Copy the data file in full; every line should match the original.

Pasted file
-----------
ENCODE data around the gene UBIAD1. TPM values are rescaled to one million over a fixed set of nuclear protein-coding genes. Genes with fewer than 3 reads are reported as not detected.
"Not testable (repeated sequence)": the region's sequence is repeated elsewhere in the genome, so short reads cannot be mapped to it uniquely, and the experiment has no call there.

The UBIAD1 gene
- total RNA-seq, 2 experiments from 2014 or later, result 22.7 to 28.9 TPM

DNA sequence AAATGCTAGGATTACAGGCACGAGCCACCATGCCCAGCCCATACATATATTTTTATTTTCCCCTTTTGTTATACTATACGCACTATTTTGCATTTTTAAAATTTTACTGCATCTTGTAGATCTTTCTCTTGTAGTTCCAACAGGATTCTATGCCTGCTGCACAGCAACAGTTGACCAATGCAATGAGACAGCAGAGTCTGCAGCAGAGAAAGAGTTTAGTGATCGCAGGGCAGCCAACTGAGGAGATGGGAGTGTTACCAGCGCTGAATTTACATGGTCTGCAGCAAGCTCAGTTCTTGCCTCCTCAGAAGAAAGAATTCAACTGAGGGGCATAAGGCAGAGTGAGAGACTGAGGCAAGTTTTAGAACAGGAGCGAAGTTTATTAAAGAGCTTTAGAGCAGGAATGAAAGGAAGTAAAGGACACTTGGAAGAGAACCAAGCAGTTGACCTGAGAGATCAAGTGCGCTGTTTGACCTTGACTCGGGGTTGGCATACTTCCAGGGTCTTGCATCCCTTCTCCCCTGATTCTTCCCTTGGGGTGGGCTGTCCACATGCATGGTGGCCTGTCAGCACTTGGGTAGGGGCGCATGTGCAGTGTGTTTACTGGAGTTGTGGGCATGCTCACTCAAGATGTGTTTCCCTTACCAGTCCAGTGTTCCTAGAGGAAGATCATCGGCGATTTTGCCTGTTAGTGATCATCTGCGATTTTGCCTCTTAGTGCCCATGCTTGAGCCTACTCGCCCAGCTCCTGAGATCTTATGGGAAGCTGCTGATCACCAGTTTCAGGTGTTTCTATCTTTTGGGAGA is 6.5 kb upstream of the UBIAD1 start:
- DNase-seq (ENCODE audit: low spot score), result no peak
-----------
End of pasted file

ENCODE data around the gene UBIAD1. TPM values are rescaled to one million over a fixed set of nuclear protein-coding genes. Genes with fewer than 3 reads are reported as not detected.
"Not testable (repeated sequence)": the region's sequence is repeated elsewhere in the genome, so short reads cannot be mapped to it uniquely, and the experiment has no call there.

The UBIAD1 gene
- total RNA-seq, 2 experiments from 2014 or later, result 22.7 to 28.9 TPM

DNA sequence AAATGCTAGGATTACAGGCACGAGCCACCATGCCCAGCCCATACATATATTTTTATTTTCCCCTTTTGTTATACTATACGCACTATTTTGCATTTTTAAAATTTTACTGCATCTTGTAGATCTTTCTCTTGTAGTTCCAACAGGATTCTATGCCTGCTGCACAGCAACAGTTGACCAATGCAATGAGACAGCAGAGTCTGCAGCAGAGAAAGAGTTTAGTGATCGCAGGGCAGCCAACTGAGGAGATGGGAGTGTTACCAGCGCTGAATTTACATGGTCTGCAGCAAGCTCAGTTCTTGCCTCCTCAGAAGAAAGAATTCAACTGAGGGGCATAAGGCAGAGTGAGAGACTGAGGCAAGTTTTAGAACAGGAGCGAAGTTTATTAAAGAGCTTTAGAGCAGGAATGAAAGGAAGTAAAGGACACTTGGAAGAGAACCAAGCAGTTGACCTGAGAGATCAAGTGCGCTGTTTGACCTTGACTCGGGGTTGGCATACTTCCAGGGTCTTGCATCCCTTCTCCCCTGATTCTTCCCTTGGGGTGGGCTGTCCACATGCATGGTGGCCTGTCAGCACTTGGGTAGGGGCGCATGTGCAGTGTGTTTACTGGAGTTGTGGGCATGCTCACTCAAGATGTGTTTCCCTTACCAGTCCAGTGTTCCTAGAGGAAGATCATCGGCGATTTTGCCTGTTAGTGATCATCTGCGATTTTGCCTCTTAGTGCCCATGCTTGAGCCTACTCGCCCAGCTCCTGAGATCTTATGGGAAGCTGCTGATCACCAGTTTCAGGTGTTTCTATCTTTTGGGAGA is 6.5 kb upstream of the UBIAD1 start:
- DNase-seq (ENCODE audit: low spot score), result no peak